Why are you talking shit about The X-Files: I Want to Believe without even seeing the movie? I guess I should ask myself that same question because I feel like a damn traitor. Before Buffy, Angel, The Sopranos, Entourage, The Wire, and even 24- there was a show that I made sure I watched every week. Before you could pop in a DVD and tear through multiple seasons of a show in a matter of days, there was a show that I made sure I never missed. That show was Just the Ten of Us. So when The X-Files started airing, I remember thinking “Fuck this is good! Who thought it could get any better than Just the Ten of Us?”
I remember one Sunday night, there was an X-Files episode where Mulder and Scully were battling some sort of El Chupacabra thing. I fucking loved that show. From what I remember, the first film seemed to leave a bitter taste in the mouths of fans. I still know people, apparently who need to watch the film again, who say that it didn’t have aliens and it didn’t deliver on answering questions raised on the show. After watching Fight the Future recently, I can’t believe how good that movie actually is. It confirms that there are aliens, or at least some sort of alien project the government is in on. It has a big huge space craft for cryin’ out loud. Chris Carter has a talent for adapting his television show for the big screen and he doesn’t get enough credit for it.
One thing I’ve heard about I Want to Believe is that it is basically an episode of the show expanded to two hours. I guess that is sort of true, but only in that it stays true the nuances of the series. The relationship between Mulder and Scully, for example, wasn’t a focus of the show in the way that it is for the main characters on say, The Office or Friends.
I was worried the film would have a sense of desperation to it since the main folks involved haven’t that much success since the show went off the air. The film actually feels necessary when you look at how the show concluded. The film doesn’t feel forced and I think that there is no question that we did need this film. The show’s ending was executed so poorly. X-Files 2 is executed damn near perfectly.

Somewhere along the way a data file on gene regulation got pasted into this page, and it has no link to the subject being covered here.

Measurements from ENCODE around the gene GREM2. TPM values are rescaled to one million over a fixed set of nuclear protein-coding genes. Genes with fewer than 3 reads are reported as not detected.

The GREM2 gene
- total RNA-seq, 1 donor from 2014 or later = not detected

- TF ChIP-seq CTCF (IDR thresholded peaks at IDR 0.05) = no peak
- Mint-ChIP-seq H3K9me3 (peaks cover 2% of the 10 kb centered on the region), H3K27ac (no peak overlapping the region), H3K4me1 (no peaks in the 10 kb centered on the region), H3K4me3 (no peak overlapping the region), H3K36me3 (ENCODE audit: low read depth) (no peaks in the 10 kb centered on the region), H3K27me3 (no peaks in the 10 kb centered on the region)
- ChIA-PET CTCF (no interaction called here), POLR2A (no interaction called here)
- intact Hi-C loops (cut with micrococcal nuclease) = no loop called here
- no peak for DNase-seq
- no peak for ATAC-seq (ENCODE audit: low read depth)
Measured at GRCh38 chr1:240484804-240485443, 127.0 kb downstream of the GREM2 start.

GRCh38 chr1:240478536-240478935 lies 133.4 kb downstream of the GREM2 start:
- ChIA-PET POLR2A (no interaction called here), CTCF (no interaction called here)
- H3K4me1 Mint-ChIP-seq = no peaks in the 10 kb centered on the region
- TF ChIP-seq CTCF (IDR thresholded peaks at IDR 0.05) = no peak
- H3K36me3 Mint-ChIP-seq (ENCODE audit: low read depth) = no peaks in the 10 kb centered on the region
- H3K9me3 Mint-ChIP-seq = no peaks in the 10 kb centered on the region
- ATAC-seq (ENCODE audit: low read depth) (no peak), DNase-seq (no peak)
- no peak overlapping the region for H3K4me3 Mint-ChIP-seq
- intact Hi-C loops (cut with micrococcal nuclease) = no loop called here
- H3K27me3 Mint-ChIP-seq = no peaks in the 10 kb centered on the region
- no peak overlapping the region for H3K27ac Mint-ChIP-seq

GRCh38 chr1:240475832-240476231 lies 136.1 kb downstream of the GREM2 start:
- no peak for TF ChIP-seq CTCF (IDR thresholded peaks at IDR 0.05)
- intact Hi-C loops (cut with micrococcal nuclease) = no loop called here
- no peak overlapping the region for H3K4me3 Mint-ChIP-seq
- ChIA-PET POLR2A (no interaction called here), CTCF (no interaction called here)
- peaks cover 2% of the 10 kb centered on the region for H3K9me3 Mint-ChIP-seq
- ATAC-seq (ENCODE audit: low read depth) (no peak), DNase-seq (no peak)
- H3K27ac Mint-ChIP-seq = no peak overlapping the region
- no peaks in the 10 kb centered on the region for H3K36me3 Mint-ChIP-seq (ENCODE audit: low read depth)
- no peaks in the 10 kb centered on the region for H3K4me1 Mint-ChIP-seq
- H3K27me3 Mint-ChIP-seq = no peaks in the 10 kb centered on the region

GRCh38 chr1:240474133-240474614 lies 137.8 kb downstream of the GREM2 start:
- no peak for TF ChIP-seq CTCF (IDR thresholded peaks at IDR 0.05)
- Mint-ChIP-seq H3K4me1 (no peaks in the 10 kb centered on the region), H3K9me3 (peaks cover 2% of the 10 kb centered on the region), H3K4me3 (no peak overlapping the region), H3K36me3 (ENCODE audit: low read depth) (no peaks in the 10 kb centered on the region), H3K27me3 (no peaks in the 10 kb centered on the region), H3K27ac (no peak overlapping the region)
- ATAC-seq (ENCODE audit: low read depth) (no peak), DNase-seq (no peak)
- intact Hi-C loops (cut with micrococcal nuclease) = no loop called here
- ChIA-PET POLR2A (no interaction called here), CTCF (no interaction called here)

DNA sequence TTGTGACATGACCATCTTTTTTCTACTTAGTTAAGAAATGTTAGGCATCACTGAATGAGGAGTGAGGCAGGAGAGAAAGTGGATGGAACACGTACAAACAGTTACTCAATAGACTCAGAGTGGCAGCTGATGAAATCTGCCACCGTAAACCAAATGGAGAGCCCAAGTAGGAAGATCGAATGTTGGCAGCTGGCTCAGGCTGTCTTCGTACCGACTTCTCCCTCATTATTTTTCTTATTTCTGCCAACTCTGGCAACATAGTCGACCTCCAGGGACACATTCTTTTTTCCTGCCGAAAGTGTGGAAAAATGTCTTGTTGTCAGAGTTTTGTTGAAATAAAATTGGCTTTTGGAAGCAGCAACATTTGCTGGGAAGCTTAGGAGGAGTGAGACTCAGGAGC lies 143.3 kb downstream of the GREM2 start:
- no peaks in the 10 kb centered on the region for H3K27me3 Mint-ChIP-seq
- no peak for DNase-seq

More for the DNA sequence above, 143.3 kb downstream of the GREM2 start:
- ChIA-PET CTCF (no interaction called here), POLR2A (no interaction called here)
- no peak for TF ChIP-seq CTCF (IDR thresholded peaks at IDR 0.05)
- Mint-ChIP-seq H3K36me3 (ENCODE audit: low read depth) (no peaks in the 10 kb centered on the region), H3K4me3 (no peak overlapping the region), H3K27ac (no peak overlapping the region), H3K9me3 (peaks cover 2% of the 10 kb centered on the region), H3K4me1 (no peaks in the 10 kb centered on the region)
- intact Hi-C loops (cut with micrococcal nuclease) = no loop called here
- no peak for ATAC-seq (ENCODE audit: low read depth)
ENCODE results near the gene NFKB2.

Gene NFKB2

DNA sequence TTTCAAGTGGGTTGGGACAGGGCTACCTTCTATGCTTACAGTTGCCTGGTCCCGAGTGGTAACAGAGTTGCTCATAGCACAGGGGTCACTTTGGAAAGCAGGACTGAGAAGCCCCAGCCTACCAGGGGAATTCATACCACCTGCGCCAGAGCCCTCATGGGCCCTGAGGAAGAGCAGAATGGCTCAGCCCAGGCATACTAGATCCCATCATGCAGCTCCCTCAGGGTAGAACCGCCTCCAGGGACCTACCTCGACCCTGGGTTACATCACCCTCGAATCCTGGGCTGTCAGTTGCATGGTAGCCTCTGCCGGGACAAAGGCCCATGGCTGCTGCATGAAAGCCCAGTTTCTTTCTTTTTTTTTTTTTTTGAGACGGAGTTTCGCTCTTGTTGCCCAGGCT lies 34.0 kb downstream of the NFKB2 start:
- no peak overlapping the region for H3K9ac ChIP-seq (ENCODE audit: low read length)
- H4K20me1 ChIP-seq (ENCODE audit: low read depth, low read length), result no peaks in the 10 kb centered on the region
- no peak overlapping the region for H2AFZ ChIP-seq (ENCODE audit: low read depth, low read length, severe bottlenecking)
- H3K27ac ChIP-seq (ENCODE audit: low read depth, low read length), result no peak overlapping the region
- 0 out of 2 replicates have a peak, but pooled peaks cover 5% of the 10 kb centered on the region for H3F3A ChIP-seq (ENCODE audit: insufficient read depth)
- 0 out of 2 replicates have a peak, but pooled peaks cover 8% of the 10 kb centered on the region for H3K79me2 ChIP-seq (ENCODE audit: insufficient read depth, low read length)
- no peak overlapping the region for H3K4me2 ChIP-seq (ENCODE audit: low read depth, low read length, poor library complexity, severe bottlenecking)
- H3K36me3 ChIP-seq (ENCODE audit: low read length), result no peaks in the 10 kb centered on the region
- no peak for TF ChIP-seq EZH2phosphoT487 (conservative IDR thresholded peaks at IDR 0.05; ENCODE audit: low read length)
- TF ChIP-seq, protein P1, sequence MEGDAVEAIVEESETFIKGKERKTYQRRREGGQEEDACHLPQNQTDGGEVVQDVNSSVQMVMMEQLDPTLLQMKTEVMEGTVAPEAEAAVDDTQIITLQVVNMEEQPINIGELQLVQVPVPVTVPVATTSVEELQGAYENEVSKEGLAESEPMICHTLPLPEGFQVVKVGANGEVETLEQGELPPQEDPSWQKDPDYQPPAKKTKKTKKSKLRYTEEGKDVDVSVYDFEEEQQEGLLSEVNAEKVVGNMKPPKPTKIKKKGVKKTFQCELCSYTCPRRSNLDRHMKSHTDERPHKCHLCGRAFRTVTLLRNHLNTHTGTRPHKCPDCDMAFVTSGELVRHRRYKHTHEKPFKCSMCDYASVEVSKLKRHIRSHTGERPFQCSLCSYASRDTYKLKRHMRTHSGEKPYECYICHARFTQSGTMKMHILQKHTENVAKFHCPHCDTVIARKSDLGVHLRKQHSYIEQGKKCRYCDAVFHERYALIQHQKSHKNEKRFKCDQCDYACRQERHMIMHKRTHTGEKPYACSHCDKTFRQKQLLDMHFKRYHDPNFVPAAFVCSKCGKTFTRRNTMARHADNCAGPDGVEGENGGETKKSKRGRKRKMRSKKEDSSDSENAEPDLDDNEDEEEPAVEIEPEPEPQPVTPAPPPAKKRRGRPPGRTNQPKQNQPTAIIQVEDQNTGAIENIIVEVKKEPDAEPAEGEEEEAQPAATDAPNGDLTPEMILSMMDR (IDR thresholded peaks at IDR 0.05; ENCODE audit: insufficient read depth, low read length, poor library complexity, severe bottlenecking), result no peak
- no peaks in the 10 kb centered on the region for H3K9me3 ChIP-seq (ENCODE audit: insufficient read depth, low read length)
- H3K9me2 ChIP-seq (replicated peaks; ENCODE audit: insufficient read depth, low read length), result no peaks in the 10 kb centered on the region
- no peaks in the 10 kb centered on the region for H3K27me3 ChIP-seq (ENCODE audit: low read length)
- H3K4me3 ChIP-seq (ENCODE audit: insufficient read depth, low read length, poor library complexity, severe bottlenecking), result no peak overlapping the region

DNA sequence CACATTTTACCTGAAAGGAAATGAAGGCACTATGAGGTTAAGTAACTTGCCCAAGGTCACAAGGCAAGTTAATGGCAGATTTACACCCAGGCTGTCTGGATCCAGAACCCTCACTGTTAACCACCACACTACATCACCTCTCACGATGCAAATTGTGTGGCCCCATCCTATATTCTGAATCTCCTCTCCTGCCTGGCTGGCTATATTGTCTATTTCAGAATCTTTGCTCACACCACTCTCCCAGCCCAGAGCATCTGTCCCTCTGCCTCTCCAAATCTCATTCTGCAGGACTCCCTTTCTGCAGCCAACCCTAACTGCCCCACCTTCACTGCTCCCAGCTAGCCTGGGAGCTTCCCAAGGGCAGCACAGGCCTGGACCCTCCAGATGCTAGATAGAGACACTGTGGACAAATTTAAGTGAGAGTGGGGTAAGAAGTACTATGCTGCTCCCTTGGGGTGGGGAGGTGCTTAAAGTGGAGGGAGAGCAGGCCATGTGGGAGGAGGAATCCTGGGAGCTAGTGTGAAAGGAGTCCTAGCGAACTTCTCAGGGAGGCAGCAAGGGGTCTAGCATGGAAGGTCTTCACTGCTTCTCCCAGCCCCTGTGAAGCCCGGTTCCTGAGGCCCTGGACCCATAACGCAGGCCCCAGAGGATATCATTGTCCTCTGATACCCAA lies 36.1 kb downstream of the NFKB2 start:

It’s a two hour episode that uses all of the more subtle aspects of cinema like a motion picture score and cinematography and just overall scope to tell a more emotional story. So all those subtleties and intangibles that made Mulder and Scully so amazing benefit from the jump to film more than the effects and explosions and all that.
It all boils down to what feels natural. Prior to actually watching it, the biggest turn off about the film for me was the feeling I couldn’t shake that the stars and director were returning to the material because they were sort of desperate for success.
There is something about the magic of cinema that really compliments the Mulder and Scully dynamic. That’s why I Want to Believe works so well. The only information we had to go on leading up to the film’s release was Carter’s assertion that the film was very much a film about the relationship between Mulder and Scully. It’s no more a story about the relationship between Mulder and Scully than the show was. While the show was always, at its core, a show about Mulder and Scully, a lot of that came from the actors and their chemistry. The relationship between Mulder and Scully has always had some intangible qualities to it. Really there wasn’t much in the way of romance, it was just all the shit they had been through and the fact that they had developed such a bond. It wasn’t like a Ross and Rachel kind of thing or a Jim and Pam. There was so much more to it and I don’t know if I can really articulate it. That’s why this a blog and not a review. I’m not articulating too much from the looks of this entry. I really liked the film though. I’m talking like-liked it. Like, more than just a friend.
Behind every great book adaptation is a forgettable first try. — By Ryan Covey